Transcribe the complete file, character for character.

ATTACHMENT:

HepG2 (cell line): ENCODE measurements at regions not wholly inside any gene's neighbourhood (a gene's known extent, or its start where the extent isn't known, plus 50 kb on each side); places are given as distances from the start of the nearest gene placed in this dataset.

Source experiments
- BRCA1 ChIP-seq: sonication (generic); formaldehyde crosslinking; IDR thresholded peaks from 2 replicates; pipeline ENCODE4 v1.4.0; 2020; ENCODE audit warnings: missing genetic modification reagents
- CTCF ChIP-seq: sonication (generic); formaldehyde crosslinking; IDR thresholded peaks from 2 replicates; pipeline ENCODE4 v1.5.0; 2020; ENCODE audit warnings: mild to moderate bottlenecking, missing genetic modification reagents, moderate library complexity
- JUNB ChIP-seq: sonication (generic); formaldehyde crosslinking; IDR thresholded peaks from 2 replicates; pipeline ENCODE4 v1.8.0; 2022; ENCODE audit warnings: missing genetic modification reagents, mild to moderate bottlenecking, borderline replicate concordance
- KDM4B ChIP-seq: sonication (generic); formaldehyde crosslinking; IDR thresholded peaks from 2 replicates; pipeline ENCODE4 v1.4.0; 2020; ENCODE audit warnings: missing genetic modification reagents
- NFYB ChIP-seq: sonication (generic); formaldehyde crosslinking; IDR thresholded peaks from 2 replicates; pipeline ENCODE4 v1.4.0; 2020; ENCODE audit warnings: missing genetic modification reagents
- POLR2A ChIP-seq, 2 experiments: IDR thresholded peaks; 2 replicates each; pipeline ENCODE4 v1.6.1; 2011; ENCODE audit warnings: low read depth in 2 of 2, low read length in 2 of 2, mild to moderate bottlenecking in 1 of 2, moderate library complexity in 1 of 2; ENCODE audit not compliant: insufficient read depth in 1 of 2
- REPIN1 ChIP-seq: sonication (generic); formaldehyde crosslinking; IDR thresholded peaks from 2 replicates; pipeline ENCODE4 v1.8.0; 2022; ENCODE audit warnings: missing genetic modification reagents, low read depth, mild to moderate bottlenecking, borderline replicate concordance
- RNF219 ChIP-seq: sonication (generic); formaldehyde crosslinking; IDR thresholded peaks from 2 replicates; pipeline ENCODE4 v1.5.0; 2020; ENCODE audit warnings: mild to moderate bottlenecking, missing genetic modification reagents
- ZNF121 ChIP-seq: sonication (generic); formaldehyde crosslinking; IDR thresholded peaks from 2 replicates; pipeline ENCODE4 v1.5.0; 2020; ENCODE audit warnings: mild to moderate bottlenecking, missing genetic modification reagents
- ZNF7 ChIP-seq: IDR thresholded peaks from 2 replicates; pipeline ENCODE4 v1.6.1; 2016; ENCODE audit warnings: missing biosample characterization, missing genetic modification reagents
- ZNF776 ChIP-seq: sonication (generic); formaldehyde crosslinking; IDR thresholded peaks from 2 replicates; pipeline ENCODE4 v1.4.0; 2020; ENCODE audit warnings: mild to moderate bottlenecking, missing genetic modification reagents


HepG2 (cell line): ENCODE measurements at regions not wholly inside any gene's neighbourhood (a gene's known extent, or its start where the extent isn't known, plus 50 kb on each side); places are given as distances from the start of the nearest gene placed in this dataset.

Source experiments
- BRCA1 ChIP-seq: sonication (generic); formaldehyde crosslinking; IDR thresholded peaks from 2 replicates; pipeline ENCODE4 v1.4.0; 2020; ENCODE audit warnings: missing genetic modification reagents
- CTCF ChIP-seq: sonication (generic); formaldehyde crosslinking; IDR thresholded peaks from 2 replicates; pipeline ENCODE4 v1.5.0; 2020; ENCODE audit warnings: mild to moderate bottlenecking, missing genetic modification reagents, moderate library complexity
- JUNB ChIP-seq: sonication (generic); formaldehyde crosslinking; IDR thresholded peaks from 2 replicates; pipeline ENCODE4 v1.8.0; 2022; ENCODE audit warnings: missing genetic modification reagents, mild to moderate bottlenecking, borderline replicate concordance
- KDM4B ChIP-seq: sonication (generic); formaldehyde crosslinking; IDR thresholded peaks from 2 replicates; pipeline ENCODE4 v1.4.0; 2020; ENCODE audit warnings: missing genetic modification reagents
- NFYB ChIP-seq: sonication (generic); formaldehyde crosslinking; IDR thresholded peaks from 2 replicates; pipeline ENCODE4 v1.4.0; 2020; ENCODE audit warnings: missing genetic modification reagents
- POLR2A ChIP-seq, 2 experiments: IDR thresholded peaks; 2 replicates each; pipeline ENCODE4 v1.6.1; 2011; ENCODE audit warnings: low read depth in 2 of 2, low read length in 2 of 2, mild to moderate bottlenecking in 1 of 2, moderate library complexity in 1 of 2; ENCODE audit not compliant: insufficient read depth in 1 of 2
- REPIN1 ChIP-seq: sonication (generic); formaldehyde crosslinking; IDR thresholded peaks from 2 replicates; pipeline ENCODE4 v1.8.0; 2022; ENCODE audit warnings: missing genetic modification reagents, low read depth, mild to moderate bottlenecking, borderline replicate concordance
- RNF219 ChIP-seq: sonication (generic); formaldehyde crosslinking; IDR thresholded peaks from 2 replicates; pipeline ENCODE4 v1.5.0; 2020; ENCODE audit warnings: mild to moderate bottlenecking, missing genetic modification reagents
- ZNF121 ChIP-seq: sonication (generic); formaldehyde crosslinking; IDR thresholded peaks from 2 replicates; pipeline ENCODE4 v1.5.0; 2020; ENCODE audit warnings: mild to moderate bottlenecking, missing genetic modification reagents
- ZNF7 ChIP-seq: IDR thresholded peaks from 2 replicates; pipeline ENCODE4 v1.6.1; 2016; ENCODE audit warnings: missing biosample characterization, missing genetic modification reagents
- ZNF776 ChIP-seq: sonication (generic); formaldehyde crosslinking; IDR thresholded peaks from 2 replicates; pipeline ENCODE4 v1.4.0; 2020; ENCODE audit warnings: mild to moderate bottlenecking, missing genetic modification reagents